(Oyunga Pala) In the self-help book published in 1995 The Rules: Time-tested Secrets for Capturing the Heart of Mr. Right, Ellen Fein and Sherrie Schneider make a bold attempt to list down the secrets to a blissful romantic life.
They say key to happiness in the Rules collective wisdom is to find Mr. Perfect by solving a puzzle following specific rules. Fein and Schneider, who in the present day, operate under the banner of ‘dating coaches’ devised a system that a woman should follow to attract and marry the man of her dreams. The underlining premise being playing, “Hard To Get”.
Modern dating as Ellen Fein and Sherrie Schneider figured out is made up of a set of laws of engagement. The chances of success are determined by one’s awareness of the rules. This is why we are constantly updating the rules, buying love guides everywhere but sadly never quite finding the everlasting solution that we seek.
The contemporary third world adult with a penchant for Western ideals of love has become a dedicated consumer of the romance industry. Romance is generally structured from a woman’s point of view. Suitors have to woo their chosen lovers with pomp and flourish to beat off the competition.
Depending on the kind of girl he desires, his references could stem from instant gratification strategies gleaned from the racy Cosmopolitan magazine to more tactical pursuits using ancient strategy to win feminine attention as captured by Robert Greene’s detailed, Art of Seduction.
Present day romantic exhibition is stuck in the age of medieval chivalry. The courting rituals have changed but the importance of romantic love remains a central part of successful relationships. During medieval times, the importance of love in a relationship emerged as a reaction to arranged marriages and has worked its way up to a prerequisite in matrimonial decisions.
Romance has become an art form practiced by a desirable minority of eligible men who were at one time known as Mr. Right. The outlook may have shifted downwards a notch as the mist of romance clears with age but women continue to have their sights out for a ‘good man’ and the men do all in their means to match the expectation. Invariably, men are also caught up in this matrix forever tormented by the question, ‘What Do Women Want”.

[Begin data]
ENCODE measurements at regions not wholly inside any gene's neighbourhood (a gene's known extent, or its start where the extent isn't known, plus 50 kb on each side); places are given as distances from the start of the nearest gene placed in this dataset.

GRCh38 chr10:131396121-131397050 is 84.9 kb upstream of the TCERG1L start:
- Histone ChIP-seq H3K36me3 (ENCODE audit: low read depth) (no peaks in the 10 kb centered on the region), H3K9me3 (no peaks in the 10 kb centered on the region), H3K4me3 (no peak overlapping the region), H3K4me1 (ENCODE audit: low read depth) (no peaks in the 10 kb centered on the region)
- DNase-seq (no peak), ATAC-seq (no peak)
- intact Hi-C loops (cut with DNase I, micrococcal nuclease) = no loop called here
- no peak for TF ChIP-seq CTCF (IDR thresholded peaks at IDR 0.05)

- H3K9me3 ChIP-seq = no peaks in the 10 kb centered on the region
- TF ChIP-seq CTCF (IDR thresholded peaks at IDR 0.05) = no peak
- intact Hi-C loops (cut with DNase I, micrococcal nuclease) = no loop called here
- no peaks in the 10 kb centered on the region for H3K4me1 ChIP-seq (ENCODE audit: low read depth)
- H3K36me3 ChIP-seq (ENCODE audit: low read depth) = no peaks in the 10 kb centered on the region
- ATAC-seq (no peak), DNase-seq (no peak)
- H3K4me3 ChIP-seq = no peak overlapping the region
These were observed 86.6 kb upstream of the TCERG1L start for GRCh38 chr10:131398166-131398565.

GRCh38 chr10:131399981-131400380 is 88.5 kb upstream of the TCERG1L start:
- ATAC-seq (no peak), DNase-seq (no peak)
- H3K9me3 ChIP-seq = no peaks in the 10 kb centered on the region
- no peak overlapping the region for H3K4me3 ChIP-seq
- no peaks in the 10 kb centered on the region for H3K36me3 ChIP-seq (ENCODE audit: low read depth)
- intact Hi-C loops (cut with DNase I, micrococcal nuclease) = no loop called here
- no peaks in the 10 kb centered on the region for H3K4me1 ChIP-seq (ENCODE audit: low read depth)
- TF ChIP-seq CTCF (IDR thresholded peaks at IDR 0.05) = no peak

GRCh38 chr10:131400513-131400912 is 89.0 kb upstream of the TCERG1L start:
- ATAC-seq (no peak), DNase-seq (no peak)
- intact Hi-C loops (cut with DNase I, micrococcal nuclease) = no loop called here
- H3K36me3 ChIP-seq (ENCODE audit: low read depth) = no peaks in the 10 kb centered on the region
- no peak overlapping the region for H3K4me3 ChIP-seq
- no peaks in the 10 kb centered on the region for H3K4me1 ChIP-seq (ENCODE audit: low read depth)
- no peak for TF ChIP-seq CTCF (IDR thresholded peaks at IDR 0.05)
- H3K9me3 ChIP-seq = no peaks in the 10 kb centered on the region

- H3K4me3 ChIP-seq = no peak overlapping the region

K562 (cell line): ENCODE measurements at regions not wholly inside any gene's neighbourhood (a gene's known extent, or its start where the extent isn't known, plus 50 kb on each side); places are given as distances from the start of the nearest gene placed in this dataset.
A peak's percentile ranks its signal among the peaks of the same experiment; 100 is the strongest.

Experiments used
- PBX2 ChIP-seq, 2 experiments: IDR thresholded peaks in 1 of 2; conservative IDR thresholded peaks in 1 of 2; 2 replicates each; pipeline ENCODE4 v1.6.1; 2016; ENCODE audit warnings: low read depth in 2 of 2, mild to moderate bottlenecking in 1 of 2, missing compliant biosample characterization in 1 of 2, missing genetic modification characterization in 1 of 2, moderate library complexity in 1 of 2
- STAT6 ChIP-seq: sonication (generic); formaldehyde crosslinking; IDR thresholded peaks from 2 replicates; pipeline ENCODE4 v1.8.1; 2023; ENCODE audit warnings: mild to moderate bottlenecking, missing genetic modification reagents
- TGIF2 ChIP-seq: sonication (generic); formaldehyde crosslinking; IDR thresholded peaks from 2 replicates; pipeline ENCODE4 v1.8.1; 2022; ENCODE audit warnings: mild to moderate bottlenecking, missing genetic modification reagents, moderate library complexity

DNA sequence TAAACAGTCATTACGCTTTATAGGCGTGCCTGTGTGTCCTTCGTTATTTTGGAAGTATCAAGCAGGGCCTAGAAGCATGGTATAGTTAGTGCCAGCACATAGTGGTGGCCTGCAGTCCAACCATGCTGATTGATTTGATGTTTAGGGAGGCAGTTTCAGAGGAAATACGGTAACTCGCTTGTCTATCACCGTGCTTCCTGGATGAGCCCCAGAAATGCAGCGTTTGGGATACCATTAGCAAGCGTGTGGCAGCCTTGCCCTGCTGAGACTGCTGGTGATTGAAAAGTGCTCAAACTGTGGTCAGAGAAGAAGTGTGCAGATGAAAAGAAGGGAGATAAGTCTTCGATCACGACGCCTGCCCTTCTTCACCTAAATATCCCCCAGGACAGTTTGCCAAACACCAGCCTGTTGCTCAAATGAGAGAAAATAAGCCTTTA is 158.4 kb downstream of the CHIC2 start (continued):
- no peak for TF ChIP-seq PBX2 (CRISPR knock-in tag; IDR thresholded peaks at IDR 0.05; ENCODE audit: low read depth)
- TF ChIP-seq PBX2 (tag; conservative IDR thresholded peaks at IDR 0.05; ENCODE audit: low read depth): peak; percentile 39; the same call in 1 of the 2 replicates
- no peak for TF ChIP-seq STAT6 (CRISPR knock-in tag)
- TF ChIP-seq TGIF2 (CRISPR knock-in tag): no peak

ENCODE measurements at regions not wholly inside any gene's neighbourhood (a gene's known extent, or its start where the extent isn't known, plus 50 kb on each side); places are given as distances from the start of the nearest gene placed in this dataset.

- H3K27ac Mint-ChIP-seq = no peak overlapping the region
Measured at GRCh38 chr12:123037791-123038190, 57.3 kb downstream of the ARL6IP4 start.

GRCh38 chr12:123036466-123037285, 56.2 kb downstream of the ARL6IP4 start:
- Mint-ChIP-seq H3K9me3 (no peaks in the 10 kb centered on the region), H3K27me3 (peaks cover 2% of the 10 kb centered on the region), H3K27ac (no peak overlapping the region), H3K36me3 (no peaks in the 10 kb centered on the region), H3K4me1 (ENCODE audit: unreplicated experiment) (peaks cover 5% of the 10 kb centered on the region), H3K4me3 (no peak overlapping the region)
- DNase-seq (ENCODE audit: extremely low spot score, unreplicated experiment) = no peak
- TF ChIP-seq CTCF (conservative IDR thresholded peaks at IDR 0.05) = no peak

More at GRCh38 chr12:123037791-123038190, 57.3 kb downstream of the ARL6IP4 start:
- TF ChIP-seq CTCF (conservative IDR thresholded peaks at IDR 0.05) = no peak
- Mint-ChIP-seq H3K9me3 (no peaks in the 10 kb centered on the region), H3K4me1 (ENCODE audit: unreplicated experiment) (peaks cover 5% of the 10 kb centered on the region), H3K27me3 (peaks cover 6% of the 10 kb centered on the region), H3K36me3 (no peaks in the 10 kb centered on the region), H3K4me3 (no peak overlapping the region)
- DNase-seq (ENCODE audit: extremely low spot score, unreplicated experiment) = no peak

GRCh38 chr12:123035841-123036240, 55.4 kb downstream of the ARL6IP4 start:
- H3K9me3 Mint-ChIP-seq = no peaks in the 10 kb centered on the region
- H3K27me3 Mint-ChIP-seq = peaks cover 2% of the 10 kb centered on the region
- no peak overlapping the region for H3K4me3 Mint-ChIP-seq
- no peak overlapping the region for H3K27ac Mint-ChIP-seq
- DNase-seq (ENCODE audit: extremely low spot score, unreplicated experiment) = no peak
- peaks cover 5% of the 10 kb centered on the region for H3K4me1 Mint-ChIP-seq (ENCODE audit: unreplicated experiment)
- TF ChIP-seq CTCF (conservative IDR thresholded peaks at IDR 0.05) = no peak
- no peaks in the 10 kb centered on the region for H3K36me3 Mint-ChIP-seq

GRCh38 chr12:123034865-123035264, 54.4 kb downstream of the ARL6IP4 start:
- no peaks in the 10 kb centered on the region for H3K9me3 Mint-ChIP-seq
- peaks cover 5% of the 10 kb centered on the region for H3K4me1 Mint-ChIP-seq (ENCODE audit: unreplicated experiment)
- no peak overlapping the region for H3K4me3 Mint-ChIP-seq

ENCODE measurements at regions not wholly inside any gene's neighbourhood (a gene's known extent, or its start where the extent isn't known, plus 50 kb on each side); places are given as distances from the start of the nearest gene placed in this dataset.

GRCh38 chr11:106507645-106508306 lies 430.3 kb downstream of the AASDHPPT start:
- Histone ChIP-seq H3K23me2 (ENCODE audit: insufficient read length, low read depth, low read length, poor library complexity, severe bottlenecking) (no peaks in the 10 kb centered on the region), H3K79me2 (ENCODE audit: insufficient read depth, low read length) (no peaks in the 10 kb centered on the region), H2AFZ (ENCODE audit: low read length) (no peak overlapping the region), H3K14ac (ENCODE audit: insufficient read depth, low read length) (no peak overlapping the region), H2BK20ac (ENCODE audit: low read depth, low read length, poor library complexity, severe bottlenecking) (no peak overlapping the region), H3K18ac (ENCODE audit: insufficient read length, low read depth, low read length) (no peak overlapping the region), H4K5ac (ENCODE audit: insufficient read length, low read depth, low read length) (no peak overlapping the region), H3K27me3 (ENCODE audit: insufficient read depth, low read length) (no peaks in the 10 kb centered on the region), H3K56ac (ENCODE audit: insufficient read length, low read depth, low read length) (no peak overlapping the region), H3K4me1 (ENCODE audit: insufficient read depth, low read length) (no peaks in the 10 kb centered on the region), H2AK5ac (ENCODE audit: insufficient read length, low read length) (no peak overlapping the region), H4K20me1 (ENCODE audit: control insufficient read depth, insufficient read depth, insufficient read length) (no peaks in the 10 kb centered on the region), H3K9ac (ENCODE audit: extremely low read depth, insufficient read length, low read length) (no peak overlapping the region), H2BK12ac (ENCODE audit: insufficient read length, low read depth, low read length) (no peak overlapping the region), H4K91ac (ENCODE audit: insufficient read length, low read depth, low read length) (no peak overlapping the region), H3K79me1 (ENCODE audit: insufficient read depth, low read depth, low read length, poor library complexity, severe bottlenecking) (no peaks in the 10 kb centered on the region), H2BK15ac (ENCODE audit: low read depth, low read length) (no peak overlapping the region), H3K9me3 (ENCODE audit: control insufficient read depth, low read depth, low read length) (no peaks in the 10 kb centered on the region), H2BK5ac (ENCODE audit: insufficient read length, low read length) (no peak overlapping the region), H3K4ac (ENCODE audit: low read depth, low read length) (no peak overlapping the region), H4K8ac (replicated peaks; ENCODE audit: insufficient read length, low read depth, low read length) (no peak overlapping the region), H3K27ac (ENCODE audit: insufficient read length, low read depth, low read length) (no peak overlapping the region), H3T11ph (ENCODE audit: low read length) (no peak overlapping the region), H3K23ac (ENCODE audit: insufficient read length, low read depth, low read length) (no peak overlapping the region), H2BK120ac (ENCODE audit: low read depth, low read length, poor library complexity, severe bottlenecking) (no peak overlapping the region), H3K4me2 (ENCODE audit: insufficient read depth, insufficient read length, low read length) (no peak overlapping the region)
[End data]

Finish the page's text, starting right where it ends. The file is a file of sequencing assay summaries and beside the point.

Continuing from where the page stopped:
The award-winning British political columnist Linda Heard described the frustration aptly, ‘what kind of man do girls really want? A kind, sophisticated, warm, intelligent, artistic, attractive, single millionaire. And where is he to be found? Only in our imagination.
Despite the great strides in female empowerment, mainstream entertainment dances to the tune of the same old love stereotype of a submissive female and dominant male. Men may reject chauvinism, women may hail independence yet time and again, our love lives are lifted line for line from the numerous depiction of the love dance on popular media.
That’s why this Valentine’s Day, the official day for lovers, gestures of love will be on display and in full swing despite all proclamations to the contrary. The demand for red roses will rise, chocolate will be flying off the shelves and restaurants will be packed with almost scripted couples gazing dreamily at each other.
The industry of love must thus be considered from the perspective of function. Demand drives supply and it is obvious that men and women are still preoccupied by the rituals of attracting the opposite sexes. As such the romance industry retains its social significance because finding love is a big ingredient of happiness in modern times.
The 21st century ideals of loving bliss rendered in countless stories since the advent of printed press have shaped our consciousness. And you really can’t blame the present generation for holding on dearly to these notions. The other mundane stuff of lives after the extravagant wedding, the kids, fading looks and middle-aged spreads are carefully brushed off in the craving for romantic bliss, and the industry thrives.
Perhaps the cure to this craving lies in science. Love, the most invigorating of human emotions is a conspiracy whose only purpose is to bring and keep us bound together for the purpose of producing offspring to sustain the survival of the human species.
Our bodies are evolutionarily programmed to respond to an irresistible cocktail of love potions that keep us fixated on the mating game. The chemical sequence, leads us from lust to romance and finally commitment and marriage. Some scientists have even been bold enough to call ‘Love a trap’. It is the only way to get the ever rampant male to stick around and fulfill his purpose in life; breeding. There is some shades of truth to what Brazilian novelist Paulo Coelho says, “Love is a trap. When it appears, we see only its light, not its shadows”.
To forge an authentic relationship amidst all this romantic hype a change of thinking is required. First and foremost, love has to be an honest expression of our innermost feelings. What we put in, determines what we get out. For love to endure, a couple must go through trials and hardships. In a manner of forging steel, a relationship oscillates between the heat of passion and chilling episodes of conflict to emerge as the unified state of tempered steel.
The ingredients of success are not looks and status but shared values, attitude and purpose. Love is as natural as breathing. There are many techniques to that teach us how to breathe correctly but once we grasp the power of breath we come realize that all the answers we seek have always been within us.